(2012) Wittgenstein's Razor

Danièle Moyal-Sharrock


Lecture in Bergen 2012, Sep. 11. Action, in Wittgenstein, is at the origin of thought and language. That is, it has regained its rightful place in the description of our human mindedness – a place usurped by an inflated intellect and brain, in the form of content, propositions, representations, traces, or intelligent neurons. This, it is claimed, makes of Wittgenstein the first 'enactivist'. After briefly surveying the various ways in which Wittgenstein emphasizes the primacy of action in his account of mind, language and action, I pause on his 'enactivization' of basic beliefs and memory. I hope thereby to give an idea of how Wittgenstein's razor has pared off some of the excess in epistemology and philosophy of mind, while stressing that his enactivism is not anything added but rather what is left when our superfluous, unsubstantiated, explanation-hungry enhancements have been erased from the straight-forward picture of human action and cognition.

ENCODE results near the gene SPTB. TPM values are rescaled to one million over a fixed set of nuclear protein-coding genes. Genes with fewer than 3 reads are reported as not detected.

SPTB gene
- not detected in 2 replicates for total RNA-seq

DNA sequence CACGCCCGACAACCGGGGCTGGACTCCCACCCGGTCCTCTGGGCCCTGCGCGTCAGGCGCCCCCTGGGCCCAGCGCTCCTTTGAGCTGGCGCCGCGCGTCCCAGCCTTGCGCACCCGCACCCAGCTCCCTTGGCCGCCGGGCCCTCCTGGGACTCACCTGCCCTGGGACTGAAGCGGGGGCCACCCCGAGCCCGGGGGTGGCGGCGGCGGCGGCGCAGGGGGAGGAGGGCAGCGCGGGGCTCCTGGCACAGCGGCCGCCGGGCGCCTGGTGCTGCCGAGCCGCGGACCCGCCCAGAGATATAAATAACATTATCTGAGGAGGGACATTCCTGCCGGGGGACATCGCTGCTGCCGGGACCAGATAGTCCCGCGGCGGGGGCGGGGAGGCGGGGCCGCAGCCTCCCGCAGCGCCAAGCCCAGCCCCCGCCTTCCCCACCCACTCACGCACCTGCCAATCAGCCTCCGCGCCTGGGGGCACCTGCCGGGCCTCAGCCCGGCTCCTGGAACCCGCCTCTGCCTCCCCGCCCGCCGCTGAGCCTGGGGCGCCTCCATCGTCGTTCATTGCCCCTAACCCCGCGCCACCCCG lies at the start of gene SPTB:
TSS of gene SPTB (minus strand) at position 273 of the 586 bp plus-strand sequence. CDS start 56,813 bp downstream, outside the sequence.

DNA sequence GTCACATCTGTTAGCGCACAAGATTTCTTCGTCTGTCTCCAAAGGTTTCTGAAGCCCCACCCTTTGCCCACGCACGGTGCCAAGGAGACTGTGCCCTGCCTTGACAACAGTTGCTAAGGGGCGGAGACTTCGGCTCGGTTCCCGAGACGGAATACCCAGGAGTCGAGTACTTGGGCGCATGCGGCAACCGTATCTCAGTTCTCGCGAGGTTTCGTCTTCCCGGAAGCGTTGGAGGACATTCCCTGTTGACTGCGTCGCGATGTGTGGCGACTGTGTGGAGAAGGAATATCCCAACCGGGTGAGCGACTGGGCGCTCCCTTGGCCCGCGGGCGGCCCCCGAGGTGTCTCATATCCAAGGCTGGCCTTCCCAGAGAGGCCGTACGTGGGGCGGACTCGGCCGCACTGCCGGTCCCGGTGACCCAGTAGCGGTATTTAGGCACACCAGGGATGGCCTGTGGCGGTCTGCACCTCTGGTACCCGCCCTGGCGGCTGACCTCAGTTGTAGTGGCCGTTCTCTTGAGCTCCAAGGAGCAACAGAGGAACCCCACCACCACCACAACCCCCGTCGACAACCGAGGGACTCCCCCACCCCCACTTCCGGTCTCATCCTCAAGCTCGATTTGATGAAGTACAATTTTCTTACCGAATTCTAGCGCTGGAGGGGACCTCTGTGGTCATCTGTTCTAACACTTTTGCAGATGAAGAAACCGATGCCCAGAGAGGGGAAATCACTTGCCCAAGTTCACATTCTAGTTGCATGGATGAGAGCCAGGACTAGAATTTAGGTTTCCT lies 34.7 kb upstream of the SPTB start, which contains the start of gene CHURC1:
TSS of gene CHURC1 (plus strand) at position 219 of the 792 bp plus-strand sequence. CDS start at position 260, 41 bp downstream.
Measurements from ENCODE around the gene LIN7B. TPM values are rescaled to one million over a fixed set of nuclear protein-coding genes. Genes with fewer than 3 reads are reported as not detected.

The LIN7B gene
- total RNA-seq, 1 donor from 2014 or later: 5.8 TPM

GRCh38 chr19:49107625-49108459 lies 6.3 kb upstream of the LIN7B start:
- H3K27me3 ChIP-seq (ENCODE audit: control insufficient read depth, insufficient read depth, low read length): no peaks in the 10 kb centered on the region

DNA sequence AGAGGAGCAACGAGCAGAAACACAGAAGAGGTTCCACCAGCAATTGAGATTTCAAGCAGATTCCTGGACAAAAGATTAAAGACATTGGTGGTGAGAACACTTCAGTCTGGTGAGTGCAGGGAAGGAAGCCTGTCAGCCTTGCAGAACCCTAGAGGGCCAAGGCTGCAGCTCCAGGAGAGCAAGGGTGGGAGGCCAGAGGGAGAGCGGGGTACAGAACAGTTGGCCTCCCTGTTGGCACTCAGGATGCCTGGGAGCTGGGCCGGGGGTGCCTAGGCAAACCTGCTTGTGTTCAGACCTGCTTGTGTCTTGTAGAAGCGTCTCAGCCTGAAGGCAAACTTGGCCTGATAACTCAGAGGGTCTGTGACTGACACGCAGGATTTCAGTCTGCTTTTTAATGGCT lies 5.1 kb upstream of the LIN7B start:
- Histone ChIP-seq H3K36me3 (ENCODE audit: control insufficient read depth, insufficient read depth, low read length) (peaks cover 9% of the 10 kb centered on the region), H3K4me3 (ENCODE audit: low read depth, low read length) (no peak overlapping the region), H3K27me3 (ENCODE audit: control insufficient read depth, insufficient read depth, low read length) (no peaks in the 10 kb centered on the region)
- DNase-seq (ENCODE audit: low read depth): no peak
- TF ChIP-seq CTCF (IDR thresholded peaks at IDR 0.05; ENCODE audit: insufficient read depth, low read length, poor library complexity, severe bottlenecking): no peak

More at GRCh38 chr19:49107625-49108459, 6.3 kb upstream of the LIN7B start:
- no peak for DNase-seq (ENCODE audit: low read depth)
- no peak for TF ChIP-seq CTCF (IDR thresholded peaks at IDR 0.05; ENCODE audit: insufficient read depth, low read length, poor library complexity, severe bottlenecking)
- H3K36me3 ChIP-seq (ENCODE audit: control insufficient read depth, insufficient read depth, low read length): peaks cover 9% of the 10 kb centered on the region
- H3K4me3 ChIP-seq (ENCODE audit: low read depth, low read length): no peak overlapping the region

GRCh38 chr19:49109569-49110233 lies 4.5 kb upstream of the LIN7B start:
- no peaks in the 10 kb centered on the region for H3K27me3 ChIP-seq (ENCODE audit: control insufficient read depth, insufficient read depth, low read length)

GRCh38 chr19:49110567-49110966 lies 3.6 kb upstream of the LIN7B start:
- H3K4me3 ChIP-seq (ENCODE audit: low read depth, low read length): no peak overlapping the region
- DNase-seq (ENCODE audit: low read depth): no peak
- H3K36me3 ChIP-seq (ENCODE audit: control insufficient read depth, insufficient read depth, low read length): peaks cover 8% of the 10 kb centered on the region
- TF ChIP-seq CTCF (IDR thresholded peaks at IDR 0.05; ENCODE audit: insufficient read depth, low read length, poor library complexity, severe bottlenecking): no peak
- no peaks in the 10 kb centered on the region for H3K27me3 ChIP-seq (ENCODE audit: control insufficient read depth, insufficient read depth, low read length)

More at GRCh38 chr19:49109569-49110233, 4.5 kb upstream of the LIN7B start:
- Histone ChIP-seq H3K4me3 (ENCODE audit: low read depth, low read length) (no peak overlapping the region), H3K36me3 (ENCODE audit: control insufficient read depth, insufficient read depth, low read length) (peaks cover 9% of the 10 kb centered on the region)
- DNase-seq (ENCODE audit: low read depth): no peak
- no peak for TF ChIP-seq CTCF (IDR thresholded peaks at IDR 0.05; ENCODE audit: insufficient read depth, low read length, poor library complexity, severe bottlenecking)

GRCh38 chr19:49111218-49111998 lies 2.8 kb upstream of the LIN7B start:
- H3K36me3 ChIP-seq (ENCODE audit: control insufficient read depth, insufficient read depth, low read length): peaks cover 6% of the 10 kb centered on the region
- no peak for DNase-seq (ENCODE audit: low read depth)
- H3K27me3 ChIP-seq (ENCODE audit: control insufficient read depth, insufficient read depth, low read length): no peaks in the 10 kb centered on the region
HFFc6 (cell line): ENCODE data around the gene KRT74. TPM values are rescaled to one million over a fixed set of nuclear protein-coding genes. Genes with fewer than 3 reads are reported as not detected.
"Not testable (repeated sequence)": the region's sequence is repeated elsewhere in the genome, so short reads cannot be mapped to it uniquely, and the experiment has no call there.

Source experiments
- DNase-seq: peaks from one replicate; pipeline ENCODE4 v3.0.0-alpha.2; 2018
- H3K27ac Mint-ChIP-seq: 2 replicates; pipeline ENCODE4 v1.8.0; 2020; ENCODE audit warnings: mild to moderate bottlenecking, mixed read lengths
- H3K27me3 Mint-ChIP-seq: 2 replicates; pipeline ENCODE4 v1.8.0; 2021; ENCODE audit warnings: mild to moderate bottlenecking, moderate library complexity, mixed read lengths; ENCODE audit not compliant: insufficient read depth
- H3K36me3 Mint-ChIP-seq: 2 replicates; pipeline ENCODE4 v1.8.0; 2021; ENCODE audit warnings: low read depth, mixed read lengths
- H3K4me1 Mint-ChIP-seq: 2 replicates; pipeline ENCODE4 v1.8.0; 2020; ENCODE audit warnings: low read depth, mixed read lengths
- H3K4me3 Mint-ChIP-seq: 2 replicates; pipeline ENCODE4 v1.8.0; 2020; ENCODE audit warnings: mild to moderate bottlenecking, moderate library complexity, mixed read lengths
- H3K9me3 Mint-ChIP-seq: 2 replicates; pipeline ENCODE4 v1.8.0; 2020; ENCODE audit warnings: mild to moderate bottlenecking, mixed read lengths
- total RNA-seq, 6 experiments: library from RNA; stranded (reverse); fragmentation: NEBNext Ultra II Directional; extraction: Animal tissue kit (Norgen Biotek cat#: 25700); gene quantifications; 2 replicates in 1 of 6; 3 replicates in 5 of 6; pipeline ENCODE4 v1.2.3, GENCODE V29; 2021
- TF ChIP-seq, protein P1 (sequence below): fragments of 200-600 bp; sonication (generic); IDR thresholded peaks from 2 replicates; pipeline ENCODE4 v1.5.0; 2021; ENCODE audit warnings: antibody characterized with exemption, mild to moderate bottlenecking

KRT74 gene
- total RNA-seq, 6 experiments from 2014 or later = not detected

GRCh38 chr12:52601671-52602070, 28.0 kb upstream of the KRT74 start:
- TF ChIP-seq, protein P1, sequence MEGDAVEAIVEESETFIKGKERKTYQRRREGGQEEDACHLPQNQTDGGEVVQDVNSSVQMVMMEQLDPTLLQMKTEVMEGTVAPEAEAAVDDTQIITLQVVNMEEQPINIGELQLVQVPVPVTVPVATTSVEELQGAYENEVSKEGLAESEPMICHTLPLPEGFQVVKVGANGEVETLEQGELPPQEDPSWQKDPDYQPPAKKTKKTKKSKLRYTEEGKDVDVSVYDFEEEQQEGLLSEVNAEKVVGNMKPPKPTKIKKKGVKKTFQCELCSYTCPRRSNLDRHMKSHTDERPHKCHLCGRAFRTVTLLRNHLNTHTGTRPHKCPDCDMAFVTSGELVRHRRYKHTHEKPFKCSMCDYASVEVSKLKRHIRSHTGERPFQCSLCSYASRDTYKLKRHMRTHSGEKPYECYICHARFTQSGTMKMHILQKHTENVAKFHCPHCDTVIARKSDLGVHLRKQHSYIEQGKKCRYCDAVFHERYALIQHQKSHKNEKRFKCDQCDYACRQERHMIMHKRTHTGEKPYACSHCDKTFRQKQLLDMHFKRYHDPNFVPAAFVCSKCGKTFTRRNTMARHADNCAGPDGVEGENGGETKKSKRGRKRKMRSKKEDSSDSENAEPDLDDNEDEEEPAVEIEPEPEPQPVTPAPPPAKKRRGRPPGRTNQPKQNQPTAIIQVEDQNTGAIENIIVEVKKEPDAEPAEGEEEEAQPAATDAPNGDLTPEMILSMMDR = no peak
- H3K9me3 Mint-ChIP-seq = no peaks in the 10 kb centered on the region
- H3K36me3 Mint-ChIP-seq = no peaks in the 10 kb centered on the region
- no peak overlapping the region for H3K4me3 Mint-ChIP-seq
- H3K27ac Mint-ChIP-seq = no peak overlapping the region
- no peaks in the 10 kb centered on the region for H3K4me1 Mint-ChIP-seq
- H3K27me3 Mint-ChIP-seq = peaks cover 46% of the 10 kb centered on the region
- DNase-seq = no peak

philosophy; Wittgenstein Ludwig; 20th century philosophy; enactment; On Certainty; memory; action; non-propositionality

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